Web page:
Sunday, January 11, 2009

Sure reading scores are going up...

Thanks to Clay Burrell and his post in (if you have not stopped there, you need to). This video from Daniel Willingham discusses reading and comprehension.

As our district contemplates the dismal failure of students on the PSSA science tests (we are actually average, so the whole state stinks), one has to wonder why. Without looking at the actual questions, here are some thoughts:
  • Elementary science scores are higher. The test is either very easy or it is about things kids already do have knowledge about.
  • As you go higher through school, science is specialized. Not every student takes a chemistry course. They may have had the concepts in a physical science class, but those students traditionally do poorly and have not had that material in years.
  • Remedial time has been spent on Math and Reading strategies and practice in order to pass those tests. This may be to help them but has a negative connotation. Would it not be better to help all students with interesting reading selections that challenge students (like literature circles?)
  • The questions asked are not in line with the standards. There may have been a disproportionate number of chemistry questions compared to the number of chemistry state standards.
  • Students know it does not count for graduation. do you think that had an effect?
  • Who cares? Does knowing a few facts mean anything in todays world if you do not know what to do with it? This of course means that how we teach science and structure curriculum still has to change completely.
Tags: Clay Burrell, Daniel Willingham


  1. Hi Louise
    Followed you here from another blog that we both had commented on. I love the video here. You have opened my eyes to the importance of teaching to establish better prior knowledge. Our school is just one of many who push, push, push the literacy. Our science scores are good but fall off in later years after they move on to high school. Is that because we failed to teach enough of it starting in the early years? It makes my reflect a bit more. Thanks.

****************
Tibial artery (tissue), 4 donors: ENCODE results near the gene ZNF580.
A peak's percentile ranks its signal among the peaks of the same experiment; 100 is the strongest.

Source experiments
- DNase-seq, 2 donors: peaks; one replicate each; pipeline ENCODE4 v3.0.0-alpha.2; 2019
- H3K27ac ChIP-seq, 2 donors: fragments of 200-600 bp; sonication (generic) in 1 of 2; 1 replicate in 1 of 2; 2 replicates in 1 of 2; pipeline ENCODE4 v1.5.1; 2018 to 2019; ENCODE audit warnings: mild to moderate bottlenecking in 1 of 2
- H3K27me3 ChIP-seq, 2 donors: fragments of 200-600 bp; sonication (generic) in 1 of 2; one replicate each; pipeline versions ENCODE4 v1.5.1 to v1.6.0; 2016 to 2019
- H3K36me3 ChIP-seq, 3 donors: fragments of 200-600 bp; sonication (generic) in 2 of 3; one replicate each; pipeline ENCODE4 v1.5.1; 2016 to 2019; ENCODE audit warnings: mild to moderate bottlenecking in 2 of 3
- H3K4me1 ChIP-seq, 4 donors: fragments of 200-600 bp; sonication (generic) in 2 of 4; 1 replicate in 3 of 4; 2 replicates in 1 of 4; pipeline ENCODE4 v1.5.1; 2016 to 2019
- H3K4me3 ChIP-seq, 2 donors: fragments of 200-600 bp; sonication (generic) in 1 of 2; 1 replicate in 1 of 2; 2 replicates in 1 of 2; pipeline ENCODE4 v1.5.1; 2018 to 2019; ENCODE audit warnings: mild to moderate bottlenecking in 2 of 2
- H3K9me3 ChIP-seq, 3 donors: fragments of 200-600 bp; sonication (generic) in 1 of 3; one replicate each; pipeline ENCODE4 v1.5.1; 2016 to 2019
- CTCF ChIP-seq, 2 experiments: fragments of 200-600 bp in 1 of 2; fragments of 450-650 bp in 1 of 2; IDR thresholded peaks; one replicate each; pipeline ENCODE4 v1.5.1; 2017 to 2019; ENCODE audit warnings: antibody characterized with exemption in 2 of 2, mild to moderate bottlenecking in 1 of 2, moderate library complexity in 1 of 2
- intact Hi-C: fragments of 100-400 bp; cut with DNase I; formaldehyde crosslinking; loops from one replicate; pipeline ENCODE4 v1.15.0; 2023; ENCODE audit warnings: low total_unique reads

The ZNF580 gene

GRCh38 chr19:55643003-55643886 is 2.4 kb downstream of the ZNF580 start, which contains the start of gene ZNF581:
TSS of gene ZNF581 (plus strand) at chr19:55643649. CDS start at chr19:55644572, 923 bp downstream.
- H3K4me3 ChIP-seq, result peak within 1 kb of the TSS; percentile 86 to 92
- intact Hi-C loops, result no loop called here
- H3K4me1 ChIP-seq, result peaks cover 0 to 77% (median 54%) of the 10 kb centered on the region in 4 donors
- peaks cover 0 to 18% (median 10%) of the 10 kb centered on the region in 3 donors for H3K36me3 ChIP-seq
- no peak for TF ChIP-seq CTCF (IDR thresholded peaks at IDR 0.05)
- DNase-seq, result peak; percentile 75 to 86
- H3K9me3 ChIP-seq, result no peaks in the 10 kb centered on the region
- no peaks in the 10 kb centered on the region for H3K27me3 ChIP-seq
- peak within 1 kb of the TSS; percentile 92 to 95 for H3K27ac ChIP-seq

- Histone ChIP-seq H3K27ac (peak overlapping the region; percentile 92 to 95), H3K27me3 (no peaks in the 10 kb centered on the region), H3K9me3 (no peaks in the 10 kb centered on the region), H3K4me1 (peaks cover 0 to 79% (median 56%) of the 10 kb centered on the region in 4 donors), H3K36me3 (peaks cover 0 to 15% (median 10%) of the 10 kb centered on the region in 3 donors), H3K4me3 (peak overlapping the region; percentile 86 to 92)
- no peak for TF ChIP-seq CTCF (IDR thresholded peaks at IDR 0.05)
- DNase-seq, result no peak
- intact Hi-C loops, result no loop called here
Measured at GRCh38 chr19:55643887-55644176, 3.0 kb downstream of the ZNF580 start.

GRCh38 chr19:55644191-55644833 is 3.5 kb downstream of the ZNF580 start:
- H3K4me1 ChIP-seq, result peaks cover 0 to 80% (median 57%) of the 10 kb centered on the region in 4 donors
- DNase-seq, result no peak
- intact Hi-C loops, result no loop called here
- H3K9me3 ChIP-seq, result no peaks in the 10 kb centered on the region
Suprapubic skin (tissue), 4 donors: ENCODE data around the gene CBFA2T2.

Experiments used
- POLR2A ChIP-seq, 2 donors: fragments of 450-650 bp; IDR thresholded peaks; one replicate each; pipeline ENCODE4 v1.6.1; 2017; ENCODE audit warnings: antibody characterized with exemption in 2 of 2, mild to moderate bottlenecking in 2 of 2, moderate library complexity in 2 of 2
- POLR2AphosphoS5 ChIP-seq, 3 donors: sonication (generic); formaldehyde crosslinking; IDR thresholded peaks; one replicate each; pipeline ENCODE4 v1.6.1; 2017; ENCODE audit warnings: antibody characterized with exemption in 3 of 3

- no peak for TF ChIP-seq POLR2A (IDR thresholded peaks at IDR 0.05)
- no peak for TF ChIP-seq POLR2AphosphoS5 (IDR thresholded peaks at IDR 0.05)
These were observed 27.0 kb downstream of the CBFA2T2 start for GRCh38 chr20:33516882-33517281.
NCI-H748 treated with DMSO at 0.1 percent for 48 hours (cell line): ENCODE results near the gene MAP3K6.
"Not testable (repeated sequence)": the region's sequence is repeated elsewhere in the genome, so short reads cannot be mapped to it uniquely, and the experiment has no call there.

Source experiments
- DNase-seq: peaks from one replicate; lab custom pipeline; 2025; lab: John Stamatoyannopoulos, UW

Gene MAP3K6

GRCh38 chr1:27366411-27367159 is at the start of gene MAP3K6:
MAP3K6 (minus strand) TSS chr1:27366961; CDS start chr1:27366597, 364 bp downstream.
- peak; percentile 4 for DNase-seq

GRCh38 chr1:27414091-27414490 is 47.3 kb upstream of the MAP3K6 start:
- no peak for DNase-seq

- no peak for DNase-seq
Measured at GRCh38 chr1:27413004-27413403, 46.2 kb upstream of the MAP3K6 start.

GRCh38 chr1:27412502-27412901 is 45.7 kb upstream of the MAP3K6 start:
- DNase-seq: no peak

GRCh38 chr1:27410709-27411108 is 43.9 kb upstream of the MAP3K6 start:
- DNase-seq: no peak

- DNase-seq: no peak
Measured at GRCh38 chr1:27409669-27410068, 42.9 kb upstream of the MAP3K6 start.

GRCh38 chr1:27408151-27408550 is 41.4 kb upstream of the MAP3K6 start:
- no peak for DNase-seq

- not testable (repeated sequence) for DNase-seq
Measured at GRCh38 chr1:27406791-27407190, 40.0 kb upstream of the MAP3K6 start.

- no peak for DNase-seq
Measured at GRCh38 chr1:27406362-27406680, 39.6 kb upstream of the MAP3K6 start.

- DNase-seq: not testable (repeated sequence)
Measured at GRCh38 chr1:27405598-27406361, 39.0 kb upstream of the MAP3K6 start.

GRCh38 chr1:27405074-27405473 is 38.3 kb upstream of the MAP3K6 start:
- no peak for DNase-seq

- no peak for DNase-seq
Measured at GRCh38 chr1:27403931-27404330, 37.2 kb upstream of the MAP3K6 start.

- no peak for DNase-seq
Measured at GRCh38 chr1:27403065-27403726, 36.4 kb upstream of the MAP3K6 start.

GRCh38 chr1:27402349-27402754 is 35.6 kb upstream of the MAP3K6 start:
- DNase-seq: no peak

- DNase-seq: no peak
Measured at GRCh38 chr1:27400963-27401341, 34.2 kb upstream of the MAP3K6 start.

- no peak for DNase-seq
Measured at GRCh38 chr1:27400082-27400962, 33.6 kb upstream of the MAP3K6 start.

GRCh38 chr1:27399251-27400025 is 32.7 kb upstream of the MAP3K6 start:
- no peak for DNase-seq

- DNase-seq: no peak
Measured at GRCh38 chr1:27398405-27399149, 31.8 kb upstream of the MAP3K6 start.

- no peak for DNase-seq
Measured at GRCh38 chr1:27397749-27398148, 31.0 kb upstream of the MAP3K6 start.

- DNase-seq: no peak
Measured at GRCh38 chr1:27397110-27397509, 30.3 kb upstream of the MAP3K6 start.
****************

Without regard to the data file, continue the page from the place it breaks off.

2. Gail,

    thanks for following me back here. It is the same scenario here. I think they lack a foundation for sure and wonder with such a large knowledge base that exists in Science, how one can even know what to prepare for. It would be more wise to assess ability to critically think or problem solve and only focus on a few standards. But of course, there must be enough of a wide base in order to understand any scenario that could be portrayed. It is definite that relying on the learning facts is not working.

  3. Thanks for the pointer to Hadn't seen that before!

  4. Good evening, Louise!

    How long will a bright skeptical child last in a particular classroom?

    I see our state standards at the 6th grade level and want to cry. While seeing young children recite scientific vocabulary is impressive (and unbearably cute), kids do not need to master the language of science in elementary school. Time would be much better spent teaching kids how to observe, how to use basic logic, and how to effectively question what they observe.

    I was told by an elementary school teacher that the sun is directly overhead at noon. Over and over again, I placed my stick in the ground, waiting for the shadow to disappear when the sun got directly overhead.

    It never did, and in this part of the world, it never will.

    Had I had even a tiny bit of skepticism, I would have saved myself a lot of time, and no doubt would have cornered the teacher.

    Science, as you know, is not about facts. The "facts" taught in school are often confused anyway--go ask a teacher about gravity or seasons or light or any of a number of basic things kids ask about.

    (On a different note, ain't Clay just grand?)

  5. @Doyle Love Clay's writing. Has a sarcastic wit that I appreciate (so do you). wish I had better literary skill as the two of you...

    It is all about process and flies in the face of our content society (that cannot think for themselves and then feel betrayed when facts are not what they seem later.) Now the fight to convince process is ultimately more important and content regurgitated is just a pile of regurgitation...